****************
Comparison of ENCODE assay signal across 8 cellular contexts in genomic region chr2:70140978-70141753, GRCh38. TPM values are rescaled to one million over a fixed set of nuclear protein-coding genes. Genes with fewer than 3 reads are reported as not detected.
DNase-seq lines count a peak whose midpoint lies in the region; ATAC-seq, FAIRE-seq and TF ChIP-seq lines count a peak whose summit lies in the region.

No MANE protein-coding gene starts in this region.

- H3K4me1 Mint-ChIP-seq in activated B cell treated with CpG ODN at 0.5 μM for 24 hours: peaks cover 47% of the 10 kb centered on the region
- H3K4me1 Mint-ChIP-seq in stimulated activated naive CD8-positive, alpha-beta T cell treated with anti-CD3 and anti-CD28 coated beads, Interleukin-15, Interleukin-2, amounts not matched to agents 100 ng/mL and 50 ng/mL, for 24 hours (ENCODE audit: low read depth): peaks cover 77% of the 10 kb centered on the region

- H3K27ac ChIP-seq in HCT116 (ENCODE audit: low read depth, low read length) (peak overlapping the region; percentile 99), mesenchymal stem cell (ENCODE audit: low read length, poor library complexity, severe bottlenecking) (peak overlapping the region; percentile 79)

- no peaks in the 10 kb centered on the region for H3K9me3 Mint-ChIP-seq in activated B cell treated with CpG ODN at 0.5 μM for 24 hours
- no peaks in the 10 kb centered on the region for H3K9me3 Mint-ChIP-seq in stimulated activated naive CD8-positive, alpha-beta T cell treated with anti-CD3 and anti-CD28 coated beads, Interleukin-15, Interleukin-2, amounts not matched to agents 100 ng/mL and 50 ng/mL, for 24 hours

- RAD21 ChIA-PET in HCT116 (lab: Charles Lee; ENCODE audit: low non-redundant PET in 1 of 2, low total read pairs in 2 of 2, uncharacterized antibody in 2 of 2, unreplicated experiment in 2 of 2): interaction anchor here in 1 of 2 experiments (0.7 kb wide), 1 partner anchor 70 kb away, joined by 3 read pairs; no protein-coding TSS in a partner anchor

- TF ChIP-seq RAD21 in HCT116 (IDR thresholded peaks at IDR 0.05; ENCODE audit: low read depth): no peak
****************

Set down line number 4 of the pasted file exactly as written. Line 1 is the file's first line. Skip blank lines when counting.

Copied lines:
- H3K4me1 Mint-ChIP-seq in activated B cell treated with CpG ODN at 0.5 μM for 24 hours: peaks cover 47% of the 10 kb centered on the region